A waiting list of 70 for the next childcare class in South Shore is a testimony of the popularity of the class. Another 12 are waiting for a Tampa class. “They [the people from Tampa] heard about this and they’re working in lousy jobs and they want the training. They want us to do a Saturday course,” Gutierrez explains. “There’s a lot of interest. We’re going to do it.”


Wimauma church gets major loan, donations to buy domed sanctuary

After what he describes as a "$1 million dollar miracle,'' a Wimauma pastor has purchased the church he was renting month-to-month, sparing it from being torn down to build custom homes.

“We didn’t know where to go, and God continued showing his mercy and his grace every step of the way,” says Lead Pastor Carlos Irizarry, of Wholesome Church. “We saw God move.”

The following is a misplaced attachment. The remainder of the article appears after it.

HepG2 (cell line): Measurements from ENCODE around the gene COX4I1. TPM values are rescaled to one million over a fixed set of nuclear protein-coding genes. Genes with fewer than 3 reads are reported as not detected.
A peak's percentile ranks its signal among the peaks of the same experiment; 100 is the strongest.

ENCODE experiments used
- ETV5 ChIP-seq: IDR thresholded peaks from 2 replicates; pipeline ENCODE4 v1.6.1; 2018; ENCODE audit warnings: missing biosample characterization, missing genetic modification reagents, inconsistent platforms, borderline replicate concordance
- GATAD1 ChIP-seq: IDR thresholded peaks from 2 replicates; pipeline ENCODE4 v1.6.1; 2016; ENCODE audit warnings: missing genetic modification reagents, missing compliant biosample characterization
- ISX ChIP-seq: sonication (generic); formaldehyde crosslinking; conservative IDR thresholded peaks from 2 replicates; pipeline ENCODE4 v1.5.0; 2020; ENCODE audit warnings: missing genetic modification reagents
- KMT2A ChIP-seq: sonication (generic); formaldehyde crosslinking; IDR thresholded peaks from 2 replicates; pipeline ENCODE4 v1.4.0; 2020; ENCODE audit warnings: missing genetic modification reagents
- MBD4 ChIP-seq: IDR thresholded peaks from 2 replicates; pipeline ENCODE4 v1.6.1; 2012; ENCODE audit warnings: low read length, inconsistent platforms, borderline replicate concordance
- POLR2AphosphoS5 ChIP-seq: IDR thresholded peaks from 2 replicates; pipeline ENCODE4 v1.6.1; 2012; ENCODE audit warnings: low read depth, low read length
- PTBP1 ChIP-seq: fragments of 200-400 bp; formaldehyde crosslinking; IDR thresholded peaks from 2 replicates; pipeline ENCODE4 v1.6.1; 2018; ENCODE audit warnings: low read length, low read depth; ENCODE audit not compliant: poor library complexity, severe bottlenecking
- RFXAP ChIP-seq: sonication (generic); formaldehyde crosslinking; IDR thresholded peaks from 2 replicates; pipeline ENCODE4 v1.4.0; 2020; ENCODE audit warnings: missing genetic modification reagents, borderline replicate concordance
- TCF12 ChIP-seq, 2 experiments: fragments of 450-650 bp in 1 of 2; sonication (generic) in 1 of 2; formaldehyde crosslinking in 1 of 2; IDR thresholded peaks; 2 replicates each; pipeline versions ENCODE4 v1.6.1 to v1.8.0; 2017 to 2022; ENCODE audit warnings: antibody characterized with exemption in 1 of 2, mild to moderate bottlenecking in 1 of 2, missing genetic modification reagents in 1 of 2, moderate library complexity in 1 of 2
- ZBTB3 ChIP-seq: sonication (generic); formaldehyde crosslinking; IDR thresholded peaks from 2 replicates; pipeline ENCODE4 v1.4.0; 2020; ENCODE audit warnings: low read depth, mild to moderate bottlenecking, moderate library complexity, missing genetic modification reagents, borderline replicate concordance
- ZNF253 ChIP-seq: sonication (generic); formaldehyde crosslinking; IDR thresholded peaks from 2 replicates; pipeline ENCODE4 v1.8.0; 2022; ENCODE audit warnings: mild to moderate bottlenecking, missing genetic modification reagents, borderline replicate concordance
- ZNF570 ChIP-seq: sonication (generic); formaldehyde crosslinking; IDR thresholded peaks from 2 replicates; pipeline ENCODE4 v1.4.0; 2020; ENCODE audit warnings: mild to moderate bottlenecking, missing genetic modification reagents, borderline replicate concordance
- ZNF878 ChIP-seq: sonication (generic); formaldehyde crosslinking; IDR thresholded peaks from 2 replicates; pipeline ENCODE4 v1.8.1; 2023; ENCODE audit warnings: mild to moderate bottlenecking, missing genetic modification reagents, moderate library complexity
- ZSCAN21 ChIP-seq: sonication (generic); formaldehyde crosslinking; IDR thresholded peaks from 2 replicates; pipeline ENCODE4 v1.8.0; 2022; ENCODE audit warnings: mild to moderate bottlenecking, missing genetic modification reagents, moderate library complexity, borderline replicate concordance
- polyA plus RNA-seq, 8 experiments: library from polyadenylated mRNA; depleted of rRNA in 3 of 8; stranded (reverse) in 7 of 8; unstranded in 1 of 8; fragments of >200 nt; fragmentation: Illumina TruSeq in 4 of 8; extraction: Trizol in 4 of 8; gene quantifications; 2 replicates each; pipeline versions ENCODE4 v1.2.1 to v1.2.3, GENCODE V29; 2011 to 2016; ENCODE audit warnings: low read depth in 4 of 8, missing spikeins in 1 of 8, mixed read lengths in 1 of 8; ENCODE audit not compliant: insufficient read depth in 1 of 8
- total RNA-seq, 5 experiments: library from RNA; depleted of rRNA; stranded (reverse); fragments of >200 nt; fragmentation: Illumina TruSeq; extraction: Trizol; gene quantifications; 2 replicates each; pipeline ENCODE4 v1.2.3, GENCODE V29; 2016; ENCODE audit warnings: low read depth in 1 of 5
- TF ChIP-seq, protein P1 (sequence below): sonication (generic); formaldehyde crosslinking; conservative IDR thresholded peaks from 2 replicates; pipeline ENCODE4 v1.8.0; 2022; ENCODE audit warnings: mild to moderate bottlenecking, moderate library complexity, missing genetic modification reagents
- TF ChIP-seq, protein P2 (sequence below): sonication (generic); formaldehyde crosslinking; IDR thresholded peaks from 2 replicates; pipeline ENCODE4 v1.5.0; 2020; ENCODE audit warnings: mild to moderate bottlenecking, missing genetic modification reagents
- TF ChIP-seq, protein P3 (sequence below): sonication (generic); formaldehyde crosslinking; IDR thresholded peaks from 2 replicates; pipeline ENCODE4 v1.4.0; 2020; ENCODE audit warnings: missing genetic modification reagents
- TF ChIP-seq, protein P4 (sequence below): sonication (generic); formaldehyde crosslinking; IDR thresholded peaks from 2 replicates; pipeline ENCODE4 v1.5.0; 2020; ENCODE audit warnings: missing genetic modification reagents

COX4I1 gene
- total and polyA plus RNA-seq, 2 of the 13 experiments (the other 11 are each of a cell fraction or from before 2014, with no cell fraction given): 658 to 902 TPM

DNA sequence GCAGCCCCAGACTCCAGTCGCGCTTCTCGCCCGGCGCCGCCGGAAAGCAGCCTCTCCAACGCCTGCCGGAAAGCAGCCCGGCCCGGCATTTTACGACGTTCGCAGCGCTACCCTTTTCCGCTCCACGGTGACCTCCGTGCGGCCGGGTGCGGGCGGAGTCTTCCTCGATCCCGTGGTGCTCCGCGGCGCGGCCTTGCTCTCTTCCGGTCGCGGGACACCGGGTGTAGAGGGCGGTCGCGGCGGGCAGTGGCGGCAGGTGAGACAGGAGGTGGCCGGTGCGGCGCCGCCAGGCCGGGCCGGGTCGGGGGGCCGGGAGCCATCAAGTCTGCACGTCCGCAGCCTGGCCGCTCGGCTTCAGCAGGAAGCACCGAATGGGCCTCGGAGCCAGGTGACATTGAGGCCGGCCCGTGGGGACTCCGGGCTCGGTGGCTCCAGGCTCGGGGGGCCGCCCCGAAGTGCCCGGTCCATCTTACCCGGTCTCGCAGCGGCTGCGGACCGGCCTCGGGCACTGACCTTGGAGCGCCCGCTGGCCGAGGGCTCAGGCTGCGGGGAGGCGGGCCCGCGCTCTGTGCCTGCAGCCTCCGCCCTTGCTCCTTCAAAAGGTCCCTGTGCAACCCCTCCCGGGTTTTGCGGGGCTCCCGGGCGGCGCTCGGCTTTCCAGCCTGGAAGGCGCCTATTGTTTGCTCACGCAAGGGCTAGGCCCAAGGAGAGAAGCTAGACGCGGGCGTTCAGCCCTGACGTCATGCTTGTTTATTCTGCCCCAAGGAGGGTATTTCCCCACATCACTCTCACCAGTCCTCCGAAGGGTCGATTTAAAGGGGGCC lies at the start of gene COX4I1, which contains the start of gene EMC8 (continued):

Wholesome is in the path of development along U.S. Highway 301 between Big Bend Road and State Road 674 in South Hillsborough County, where fields are giving way to subdivisions. The church had been renting for about five years from River of Life Christian Center in Riverview, which was looking to sell it.

Although Pastor Carlos wanted to buy it, he lacked funds, even with a substantial discount. Things came to a head after River of Life received a developer’s offer to buy the property valued at $1.5 million.

In response, Pastor Carlos appealed to the public in March for $235,000, launching a fundraising drive on Go Fund Me. Twice they were told to vacate. Even after a May 17 loan agreement, the church needed a 15-day extension to fulfill the lender’s requirements for a land survey and environmental inspection.

When news about the church hit television, a neighbor at Valencia Lakes called wanting to know more about what the church was doing. His son donated the remaining $11,000 required. And now the neighbor is planning to work with volunteers to assist in the church as the ministry continues.